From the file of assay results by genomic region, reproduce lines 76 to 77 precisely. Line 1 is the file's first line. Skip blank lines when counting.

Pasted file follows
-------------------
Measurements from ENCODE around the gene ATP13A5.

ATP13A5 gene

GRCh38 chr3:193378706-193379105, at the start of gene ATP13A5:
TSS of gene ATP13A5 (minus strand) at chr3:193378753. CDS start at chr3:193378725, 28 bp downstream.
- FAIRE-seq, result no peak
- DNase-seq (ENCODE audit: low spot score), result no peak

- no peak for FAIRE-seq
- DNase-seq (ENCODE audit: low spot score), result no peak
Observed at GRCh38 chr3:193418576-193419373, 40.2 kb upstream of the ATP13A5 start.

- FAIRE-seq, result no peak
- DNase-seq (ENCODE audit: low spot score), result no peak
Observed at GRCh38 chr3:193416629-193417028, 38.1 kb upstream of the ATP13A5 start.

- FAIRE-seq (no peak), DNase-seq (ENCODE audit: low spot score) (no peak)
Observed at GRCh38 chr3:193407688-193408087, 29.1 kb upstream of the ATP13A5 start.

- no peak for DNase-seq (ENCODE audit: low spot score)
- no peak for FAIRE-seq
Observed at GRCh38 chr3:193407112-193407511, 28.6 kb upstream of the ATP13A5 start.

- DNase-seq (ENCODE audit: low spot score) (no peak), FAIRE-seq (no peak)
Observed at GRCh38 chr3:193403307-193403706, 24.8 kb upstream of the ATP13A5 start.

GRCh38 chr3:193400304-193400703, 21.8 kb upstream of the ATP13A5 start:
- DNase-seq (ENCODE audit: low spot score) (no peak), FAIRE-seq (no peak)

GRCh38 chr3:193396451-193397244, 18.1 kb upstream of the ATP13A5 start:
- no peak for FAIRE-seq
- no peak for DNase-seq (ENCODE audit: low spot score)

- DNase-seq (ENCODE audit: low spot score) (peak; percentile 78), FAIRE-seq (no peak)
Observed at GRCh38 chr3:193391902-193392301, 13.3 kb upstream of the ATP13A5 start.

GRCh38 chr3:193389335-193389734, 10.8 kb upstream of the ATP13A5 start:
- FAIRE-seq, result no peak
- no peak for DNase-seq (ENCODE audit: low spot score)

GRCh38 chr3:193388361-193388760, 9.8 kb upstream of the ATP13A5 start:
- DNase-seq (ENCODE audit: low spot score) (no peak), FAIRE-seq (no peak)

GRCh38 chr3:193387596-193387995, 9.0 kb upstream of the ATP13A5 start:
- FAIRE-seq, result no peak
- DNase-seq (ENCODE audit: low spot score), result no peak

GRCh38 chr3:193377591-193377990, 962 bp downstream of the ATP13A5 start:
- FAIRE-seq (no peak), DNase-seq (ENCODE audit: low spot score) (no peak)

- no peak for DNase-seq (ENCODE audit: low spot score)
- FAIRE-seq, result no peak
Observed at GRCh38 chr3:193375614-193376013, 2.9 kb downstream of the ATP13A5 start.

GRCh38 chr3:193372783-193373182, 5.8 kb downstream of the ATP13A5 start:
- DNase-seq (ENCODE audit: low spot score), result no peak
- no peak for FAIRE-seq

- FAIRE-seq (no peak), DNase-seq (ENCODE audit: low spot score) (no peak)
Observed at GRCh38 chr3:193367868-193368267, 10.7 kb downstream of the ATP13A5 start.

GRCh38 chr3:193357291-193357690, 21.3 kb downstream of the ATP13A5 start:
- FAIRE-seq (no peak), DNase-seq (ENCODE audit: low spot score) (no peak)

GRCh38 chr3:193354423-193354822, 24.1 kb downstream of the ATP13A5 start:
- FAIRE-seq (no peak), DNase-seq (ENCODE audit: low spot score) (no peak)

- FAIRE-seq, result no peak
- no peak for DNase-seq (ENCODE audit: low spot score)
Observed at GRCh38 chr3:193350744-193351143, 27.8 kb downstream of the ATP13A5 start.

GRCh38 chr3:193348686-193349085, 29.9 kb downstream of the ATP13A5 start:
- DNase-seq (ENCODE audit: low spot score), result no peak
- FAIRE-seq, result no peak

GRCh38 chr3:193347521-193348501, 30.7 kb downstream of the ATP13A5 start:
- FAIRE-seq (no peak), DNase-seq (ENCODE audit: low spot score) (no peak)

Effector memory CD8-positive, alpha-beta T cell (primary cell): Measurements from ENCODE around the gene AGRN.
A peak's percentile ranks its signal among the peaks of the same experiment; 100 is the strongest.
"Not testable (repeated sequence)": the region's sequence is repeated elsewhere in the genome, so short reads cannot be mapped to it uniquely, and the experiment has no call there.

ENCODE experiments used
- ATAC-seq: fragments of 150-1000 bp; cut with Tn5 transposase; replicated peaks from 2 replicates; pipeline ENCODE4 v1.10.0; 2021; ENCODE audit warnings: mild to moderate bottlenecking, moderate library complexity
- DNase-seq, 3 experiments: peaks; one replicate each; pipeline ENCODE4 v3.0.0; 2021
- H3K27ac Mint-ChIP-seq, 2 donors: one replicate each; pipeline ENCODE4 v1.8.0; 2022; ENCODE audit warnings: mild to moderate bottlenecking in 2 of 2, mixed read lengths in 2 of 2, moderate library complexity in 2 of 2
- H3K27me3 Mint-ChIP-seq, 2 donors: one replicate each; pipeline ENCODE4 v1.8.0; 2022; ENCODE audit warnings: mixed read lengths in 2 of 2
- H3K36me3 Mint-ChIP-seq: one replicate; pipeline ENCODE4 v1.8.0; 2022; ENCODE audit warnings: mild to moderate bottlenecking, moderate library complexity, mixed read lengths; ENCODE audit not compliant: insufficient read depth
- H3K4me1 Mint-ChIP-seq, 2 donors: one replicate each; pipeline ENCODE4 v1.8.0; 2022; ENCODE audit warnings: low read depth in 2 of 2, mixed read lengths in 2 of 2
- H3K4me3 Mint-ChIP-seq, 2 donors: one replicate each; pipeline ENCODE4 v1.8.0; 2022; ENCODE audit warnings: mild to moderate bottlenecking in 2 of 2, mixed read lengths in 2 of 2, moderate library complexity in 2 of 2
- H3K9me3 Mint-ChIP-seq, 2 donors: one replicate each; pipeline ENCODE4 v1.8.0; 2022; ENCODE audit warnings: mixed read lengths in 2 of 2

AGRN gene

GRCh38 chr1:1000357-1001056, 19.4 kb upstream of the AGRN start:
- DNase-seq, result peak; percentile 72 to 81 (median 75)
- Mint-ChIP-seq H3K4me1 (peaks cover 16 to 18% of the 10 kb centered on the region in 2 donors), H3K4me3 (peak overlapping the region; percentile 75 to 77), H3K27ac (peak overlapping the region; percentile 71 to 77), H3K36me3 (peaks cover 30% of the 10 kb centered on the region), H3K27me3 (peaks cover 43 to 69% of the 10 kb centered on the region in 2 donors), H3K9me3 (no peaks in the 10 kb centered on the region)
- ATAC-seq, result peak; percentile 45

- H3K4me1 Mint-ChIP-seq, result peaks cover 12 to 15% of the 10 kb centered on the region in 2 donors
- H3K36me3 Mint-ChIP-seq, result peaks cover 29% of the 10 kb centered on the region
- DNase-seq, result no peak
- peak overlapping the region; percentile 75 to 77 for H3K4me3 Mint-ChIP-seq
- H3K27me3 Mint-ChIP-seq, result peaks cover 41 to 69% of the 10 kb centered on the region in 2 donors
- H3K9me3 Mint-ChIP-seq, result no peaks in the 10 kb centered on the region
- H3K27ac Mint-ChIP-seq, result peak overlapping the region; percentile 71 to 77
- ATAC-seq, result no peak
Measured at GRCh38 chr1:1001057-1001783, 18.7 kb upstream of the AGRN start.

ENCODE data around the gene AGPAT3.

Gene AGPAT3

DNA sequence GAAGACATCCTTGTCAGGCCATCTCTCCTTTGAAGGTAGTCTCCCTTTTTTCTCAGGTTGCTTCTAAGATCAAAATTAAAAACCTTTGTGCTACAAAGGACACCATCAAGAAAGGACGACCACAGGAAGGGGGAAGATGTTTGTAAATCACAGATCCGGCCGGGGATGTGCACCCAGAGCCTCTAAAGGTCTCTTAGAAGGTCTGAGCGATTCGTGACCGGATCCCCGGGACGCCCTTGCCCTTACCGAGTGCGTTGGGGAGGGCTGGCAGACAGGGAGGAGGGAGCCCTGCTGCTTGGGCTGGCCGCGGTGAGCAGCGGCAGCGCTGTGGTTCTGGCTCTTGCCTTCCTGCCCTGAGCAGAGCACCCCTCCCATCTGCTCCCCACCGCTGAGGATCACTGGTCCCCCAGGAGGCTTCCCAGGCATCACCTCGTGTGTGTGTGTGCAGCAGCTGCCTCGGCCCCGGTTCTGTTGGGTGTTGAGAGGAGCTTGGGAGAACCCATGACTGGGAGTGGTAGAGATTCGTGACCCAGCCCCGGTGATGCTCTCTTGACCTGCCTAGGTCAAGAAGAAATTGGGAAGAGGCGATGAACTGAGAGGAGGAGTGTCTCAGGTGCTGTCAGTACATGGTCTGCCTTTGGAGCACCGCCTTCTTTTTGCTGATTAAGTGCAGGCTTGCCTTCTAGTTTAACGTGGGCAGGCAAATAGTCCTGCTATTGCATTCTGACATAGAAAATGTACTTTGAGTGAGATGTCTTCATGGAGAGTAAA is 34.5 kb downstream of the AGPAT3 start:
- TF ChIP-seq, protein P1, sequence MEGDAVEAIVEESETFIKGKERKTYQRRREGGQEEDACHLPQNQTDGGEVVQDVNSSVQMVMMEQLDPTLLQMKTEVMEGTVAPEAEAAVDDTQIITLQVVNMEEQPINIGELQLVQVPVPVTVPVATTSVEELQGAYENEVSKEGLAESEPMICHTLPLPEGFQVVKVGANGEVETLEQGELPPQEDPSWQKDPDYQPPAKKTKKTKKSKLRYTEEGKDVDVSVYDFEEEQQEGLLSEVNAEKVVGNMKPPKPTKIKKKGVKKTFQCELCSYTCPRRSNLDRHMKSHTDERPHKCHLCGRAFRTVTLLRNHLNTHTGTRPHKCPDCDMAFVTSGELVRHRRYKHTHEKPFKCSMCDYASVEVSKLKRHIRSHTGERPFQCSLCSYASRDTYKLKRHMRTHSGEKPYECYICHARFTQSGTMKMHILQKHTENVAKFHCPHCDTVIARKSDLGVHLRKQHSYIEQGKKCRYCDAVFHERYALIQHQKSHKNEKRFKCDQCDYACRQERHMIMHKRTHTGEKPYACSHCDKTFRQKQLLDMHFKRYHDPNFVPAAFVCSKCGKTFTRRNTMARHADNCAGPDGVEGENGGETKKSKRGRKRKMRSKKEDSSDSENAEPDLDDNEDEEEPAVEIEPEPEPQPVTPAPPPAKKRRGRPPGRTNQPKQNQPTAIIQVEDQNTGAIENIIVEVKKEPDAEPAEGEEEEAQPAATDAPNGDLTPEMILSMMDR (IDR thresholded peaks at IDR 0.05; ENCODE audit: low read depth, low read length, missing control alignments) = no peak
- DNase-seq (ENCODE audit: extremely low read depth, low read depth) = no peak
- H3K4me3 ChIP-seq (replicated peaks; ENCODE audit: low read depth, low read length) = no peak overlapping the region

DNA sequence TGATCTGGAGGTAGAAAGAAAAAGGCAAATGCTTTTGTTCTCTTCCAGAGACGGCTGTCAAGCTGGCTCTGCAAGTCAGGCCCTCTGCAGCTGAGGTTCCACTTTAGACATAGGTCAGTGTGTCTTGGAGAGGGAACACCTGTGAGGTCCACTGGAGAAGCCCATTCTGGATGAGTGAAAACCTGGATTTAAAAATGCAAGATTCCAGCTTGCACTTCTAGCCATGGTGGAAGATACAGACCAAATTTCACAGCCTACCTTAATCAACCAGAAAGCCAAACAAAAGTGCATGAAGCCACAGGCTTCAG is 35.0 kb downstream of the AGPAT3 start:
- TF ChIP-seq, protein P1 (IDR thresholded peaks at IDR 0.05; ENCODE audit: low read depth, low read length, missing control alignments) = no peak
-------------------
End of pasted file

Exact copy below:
- DNase-seq, result no peak
- peak overlapping the region; percentile 75 to 77 for H3K4me3 Mint-ChIP-seq